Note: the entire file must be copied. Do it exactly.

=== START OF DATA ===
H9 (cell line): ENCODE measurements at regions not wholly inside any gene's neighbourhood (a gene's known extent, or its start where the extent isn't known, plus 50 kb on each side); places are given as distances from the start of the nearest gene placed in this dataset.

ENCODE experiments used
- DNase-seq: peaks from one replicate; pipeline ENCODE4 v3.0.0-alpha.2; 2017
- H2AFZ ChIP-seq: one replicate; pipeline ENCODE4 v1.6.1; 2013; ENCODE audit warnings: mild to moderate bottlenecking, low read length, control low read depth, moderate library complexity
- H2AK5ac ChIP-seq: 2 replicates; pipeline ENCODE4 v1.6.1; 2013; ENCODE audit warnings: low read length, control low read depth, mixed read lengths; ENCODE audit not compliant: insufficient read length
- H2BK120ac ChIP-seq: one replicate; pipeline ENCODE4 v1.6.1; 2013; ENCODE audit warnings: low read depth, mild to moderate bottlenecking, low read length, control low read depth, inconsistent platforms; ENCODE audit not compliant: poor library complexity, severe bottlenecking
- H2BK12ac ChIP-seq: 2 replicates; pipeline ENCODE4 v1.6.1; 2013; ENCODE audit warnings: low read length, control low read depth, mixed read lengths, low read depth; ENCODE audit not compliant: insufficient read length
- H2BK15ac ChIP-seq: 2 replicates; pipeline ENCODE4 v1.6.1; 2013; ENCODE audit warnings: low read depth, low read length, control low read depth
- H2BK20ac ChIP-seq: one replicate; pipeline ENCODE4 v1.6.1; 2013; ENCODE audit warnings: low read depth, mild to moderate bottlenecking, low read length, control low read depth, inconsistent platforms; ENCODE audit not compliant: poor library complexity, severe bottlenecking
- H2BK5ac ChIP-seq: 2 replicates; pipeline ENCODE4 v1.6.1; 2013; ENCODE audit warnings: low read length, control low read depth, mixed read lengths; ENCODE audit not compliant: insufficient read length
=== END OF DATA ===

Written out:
H9 (cell line): ENCODE measurements at regions not wholly inside any gene's neighbourhood (a gene's known extent, or its start where the extent isn't known, plus 50 kb on each side); places are given as distances from the start of the nearest gene placed in this dataset.

ENCODE experiments used
- DNase-seq: peaks from one replicate; pipeline ENCODE4 v3.0.0-alpha.2; 2017
- H2AFZ ChIP-seq: one replicate; pipeline ENCODE4 v1.6.1; 2013; ENCODE audit warnings: mild to moderate bottlenecking, low read length, control low read depth, moderate library complexity
- H2AK5ac ChIP-seq: 2 replicates; pipeline ENCODE4 v1.6.1; 2013; ENCODE audit warnings: low read length, control low read depth, mixed read lengths; ENCODE audit not compliant: insufficient read length
- H2BK120ac ChIP-seq: one replicate; pipeline ENCODE4 v1.6.1; 2013; ENCODE audit warnings: low read depth, mild to moderate bottlenecking, low read length, control low read depth, inconsistent platforms; ENCODE audit not compliant: poor library complexity, severe bottlenecking
- H2BK12ac ChIP-seq: 2 replicates; pipeline ENCODE4 v1.6.1; 2013; ENCODE audit warnings: low read length, control low read depth, mixed read lengths, low read depth; ENCODE audit not compliant: insufficient read length
- H2BK15ac ChIP-seq: 2 replicates; pipeline ENCODE4 v1.6.1; 2013; ENCODE audit warnings: low read depth, low read length, control low read depth
- H2BK20ac ChIP-seq: one replicate; pipeline ENCODE4 v1.6.1; 2013; ENCODE audit warnings: low read depth, mild to moderate bottlenecking, low read length, control low read depth, inconsistent platforms; ENCODE audit not compliant: poor library complexity, severe bottlenecking
- H2BK5ac ChIP-seq: 2 replicates; pipeline ENCODE4 v1.6.1; 2013; ENCODE audit warnings: low read length, control low read depth, mixed read lengths; ENCODE audit not compliant: insufficient read length